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On a django site, I want to generate an excel file based on some data in the database.

I'm thinking of using xlwt, but it only has a method to save the data to a file. How can get the file to the HttpResponse object? Or maybe do you know a better library?

I've also found this snippet but it doesn't do what I need. All I want is a way to get the stream from the xlwt object to the response object (without writing to a temporary file)

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6 Answers 6

up vote 42 down vote accepted

neat package! i didn't know about this

According to the doc, the save(filename_or_stream) method takes either a filename to save on, or a file-like stream to write on.

And a Django response object happens to be a file-like stream! so just do xls.save(response). Look the Django docs about generating PDFs with ReportLab to see a similar situation.

edit: (adapted from ShawnMilo's comment):

def xls_to_response(xls, fname):
    response = HttpResponse(mimetype="application/ms-excel")
    response['Content-Disposition'] = 'attachment; filename=%s' % fname
    xls.save(response)
    return response

then, from your view function, just create the xls object and finish with

return xls_to_response(xls,'foo.xls')
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thanks, I thought it should be something like this, I just didn't know where to look. I'll give it a try –  Adrian Mester May 19 '09 at 23:47
5  
This works great, but not until you figure out the syntax. The trick is to create an HttpResponse object and save the xlwt workbook to it. Sample: xls_response = HttpResponse(mimetype="application/ms-excel") xls_response['Content-Disposition'] = 'attachment; filename=foo.xls' xls.save(xls_response) return xls_response –  ShawnMilo Jun 30 '09 at 15:20
    
Thank you man, you really solved my problem. Much appreciated your help! –  Maurizio Benedetti Nov 14 '12 at 19:17

***UPDATE: django-excel-templates no longer being maintained, instead try Marmir http://brianray.github.com/mm/

Still in development as I type this but http://code.google.com/p/django-excel-templates/ Django excel templates project aims to do what your asking.

Specifically look at the tests. Here is a simple case:

#
from django_excel_templates import *
from django_excel_templates.color_converter import *
from models import *
from django.http import HttpResponse

def xls_simple(request):

    ## Simple ##
    testobj = Book.objects.all()

    formatter = ExcelFormatter()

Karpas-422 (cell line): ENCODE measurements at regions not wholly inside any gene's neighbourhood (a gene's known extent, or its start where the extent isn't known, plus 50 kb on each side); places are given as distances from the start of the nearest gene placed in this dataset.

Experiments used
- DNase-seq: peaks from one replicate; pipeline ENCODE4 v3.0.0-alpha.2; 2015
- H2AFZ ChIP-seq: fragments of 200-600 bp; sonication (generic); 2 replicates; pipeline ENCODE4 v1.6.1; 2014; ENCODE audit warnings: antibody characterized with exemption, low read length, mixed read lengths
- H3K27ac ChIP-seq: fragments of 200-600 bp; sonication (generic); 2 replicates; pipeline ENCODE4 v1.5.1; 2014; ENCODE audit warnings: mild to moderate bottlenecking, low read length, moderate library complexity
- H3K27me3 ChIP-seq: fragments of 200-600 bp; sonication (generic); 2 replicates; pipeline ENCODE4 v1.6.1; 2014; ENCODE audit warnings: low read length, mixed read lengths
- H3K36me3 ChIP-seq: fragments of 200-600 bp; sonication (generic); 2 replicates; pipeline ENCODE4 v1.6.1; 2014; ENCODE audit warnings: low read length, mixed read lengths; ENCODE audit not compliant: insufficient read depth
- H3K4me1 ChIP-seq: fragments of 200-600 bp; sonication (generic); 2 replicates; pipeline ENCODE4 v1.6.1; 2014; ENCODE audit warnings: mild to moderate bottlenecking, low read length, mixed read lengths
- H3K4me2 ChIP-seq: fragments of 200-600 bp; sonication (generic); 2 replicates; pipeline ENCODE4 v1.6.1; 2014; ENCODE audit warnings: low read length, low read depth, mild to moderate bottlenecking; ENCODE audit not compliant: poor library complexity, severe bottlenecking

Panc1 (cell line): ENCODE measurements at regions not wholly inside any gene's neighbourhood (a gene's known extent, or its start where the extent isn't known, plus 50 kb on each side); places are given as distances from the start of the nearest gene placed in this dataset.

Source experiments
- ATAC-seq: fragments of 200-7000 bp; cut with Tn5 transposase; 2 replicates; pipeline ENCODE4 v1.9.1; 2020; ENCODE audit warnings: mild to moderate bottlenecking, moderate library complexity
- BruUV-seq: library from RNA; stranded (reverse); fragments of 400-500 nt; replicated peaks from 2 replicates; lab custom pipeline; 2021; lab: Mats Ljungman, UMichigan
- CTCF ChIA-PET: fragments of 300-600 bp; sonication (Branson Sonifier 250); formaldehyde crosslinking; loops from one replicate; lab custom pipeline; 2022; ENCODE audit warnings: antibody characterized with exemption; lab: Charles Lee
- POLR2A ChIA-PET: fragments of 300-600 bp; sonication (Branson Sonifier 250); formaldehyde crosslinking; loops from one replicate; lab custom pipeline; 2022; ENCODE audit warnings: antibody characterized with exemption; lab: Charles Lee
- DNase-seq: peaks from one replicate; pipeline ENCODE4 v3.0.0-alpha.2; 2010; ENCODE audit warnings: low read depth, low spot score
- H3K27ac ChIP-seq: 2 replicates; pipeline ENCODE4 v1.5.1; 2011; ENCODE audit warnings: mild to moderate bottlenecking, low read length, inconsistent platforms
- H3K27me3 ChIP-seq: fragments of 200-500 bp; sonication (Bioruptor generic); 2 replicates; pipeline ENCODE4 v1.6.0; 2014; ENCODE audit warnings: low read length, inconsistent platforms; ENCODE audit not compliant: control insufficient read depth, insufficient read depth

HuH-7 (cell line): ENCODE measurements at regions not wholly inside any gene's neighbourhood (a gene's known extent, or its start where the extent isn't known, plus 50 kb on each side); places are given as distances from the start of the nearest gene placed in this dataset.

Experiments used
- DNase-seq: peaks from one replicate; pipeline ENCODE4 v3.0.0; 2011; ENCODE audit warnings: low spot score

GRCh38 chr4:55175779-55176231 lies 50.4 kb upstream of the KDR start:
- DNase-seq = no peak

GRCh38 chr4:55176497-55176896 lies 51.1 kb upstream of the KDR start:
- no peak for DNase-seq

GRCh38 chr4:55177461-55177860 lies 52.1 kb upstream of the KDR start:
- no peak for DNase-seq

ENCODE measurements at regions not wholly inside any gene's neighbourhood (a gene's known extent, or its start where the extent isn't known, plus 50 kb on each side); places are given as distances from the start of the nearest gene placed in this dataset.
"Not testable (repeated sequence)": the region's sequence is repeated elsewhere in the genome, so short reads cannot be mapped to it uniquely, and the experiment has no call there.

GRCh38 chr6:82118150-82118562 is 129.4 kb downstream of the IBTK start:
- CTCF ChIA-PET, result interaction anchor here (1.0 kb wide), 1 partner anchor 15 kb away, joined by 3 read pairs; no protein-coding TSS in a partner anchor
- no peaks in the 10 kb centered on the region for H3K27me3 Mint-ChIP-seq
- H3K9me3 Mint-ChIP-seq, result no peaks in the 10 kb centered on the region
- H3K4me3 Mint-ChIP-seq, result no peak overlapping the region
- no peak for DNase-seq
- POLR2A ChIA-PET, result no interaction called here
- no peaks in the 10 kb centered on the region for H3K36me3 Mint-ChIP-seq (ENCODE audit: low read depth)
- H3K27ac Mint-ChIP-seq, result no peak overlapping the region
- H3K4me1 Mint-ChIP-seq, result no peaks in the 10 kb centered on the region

simpleStyle = ExcelStyle(vert=2,wrap=1)
    formatter.addBodyStyle(simpleStyle)
    formatter.setWidth('name,category,publish_date,bought_on',3000)
    formatter.setWidth('price',600)
    formatter.setWidth('ebook',1200)
    formatter.setWidth('about',20000)

    simple_report = ExcelReport()
    simple_report.addSheet("TestSimple")
    filter = ExcelFilter(order='name,category,publish_date,about,bought_on,price,ebook')
    simple_report.addQuerySet(testobj,REPORT_HORZ,formatter, filter)

    response = HttpResponse(simple_report.writeReport(),mimetype='application/ms-excel')
    response['Content-Disposition'] = 'attachment; filename=simple_test.xls'
    return response
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You can save your XLS file to a StringIO object, which is file-like.

You can return the StringIO object's getvalue() in the response. Be sure to add headers to mark it as a downloadable spreadsheet.

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You might want to check huDjango which comes fith a function called serializers.queryset_to_xls() do convert a queryset into an downloadable Excel Sheet.

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If your data result doesn't need formulas or exact presentation styles, you can always use CSV. any spreadsheet program would directly read it. I've even seen some webapps that generate CSV but name it as .XSL just to be sure that Excel opens it

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I've also read somewhere that you can return an html file that excel can read, but I want to use formulas and styling, so that's no good. –  Adrian Mester May 19 '09 at 23:48

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